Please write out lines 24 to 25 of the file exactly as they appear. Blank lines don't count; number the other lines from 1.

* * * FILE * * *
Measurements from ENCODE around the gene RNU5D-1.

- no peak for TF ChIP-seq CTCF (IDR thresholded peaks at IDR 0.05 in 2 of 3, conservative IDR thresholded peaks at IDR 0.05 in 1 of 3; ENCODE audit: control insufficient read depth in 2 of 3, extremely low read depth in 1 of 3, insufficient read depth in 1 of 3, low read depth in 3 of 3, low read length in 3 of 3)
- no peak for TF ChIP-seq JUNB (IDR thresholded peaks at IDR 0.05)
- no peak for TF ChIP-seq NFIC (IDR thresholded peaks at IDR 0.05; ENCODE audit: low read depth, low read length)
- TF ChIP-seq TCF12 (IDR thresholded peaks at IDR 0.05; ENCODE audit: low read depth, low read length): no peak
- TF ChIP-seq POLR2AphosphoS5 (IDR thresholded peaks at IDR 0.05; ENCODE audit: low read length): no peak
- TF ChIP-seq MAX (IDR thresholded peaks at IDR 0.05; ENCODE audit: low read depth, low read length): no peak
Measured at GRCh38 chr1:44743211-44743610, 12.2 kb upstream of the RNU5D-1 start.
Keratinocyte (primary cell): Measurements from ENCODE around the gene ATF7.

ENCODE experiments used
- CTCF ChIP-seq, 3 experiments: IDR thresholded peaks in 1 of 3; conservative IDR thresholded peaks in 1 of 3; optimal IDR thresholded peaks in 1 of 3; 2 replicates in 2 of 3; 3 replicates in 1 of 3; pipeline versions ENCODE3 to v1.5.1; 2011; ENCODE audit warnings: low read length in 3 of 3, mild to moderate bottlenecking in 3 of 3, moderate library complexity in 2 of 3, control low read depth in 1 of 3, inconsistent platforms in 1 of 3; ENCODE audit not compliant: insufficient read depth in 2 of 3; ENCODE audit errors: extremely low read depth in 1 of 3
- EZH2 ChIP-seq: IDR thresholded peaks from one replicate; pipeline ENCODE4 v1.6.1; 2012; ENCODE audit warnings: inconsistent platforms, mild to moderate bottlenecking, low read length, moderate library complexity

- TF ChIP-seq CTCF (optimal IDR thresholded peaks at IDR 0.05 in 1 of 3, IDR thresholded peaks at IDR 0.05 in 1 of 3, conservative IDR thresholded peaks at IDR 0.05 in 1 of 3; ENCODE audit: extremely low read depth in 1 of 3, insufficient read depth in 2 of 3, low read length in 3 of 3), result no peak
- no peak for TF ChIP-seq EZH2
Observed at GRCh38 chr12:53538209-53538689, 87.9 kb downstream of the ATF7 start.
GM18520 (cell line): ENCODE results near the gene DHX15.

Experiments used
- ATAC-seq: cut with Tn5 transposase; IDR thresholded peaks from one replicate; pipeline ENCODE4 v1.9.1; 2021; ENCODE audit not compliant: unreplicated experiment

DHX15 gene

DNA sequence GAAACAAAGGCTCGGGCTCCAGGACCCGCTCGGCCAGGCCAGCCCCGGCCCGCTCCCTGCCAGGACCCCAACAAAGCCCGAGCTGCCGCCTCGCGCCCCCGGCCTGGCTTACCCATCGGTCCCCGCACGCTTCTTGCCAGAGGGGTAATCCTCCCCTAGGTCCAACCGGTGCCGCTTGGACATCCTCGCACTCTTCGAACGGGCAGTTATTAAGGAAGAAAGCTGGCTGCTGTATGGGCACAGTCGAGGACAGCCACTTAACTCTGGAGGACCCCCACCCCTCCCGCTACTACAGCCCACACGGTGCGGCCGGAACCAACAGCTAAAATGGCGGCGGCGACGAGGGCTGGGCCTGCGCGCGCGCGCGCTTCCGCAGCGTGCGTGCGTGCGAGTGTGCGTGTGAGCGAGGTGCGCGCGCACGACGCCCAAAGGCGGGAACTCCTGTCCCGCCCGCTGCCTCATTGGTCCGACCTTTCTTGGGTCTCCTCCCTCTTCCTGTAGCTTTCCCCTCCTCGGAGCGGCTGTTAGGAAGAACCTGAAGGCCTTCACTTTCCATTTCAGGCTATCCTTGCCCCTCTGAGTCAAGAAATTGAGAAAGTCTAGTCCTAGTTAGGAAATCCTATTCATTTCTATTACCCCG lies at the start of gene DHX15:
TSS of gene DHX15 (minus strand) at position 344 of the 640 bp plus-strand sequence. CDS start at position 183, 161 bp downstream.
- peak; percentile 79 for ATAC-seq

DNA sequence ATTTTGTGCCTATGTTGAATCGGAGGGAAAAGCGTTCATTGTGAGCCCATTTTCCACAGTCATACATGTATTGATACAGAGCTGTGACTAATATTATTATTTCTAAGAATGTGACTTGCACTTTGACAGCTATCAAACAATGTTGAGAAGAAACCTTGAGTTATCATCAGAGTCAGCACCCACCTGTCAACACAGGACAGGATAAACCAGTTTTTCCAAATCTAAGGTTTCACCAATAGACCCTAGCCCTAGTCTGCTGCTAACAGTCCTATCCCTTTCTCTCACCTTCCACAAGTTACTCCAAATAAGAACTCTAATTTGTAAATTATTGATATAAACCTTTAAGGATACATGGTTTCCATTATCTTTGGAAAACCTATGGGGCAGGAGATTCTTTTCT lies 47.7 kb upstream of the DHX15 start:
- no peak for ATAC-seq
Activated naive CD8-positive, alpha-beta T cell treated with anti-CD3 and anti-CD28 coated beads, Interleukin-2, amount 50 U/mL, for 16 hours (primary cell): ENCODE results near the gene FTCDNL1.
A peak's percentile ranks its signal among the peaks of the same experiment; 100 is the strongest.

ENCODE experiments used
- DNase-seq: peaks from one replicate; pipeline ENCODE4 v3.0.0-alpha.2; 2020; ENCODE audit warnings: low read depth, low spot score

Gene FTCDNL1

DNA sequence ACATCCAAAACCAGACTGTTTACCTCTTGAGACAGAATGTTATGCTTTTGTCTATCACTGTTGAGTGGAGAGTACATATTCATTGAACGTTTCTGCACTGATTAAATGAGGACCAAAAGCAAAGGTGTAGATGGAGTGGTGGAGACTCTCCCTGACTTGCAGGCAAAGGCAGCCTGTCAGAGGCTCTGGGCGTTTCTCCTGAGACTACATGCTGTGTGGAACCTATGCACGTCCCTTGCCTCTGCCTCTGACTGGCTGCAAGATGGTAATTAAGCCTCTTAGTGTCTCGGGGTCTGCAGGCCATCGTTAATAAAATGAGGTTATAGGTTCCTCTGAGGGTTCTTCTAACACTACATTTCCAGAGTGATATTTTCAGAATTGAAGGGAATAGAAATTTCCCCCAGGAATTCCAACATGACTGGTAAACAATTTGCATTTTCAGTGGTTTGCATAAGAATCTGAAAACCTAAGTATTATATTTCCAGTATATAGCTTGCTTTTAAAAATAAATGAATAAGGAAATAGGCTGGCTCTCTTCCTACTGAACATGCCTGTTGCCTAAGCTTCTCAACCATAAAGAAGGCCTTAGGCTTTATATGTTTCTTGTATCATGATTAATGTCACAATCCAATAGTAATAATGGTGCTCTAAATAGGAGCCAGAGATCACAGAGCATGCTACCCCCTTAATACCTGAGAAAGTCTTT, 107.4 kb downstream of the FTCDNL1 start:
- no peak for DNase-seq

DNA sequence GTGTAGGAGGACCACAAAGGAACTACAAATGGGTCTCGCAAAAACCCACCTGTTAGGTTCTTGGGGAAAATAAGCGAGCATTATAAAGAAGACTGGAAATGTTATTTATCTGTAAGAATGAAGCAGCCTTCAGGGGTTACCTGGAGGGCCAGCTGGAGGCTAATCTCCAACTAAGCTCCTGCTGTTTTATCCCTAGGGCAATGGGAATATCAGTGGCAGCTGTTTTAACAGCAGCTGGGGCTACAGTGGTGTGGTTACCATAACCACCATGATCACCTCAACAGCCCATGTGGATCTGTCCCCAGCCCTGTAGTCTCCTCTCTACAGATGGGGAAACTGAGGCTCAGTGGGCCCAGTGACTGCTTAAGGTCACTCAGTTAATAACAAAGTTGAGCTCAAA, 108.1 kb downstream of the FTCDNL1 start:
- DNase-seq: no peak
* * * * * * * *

- no peak for ATAC-seq
Activated naive CD8-positive, alpha-beta T cell treated with anti-CD3 and anti-CD28 coated beads, Interleukin-2, amount 50 U/mL, for 16 hours (primary cell): ENCODE results near the gene FTCDNL1.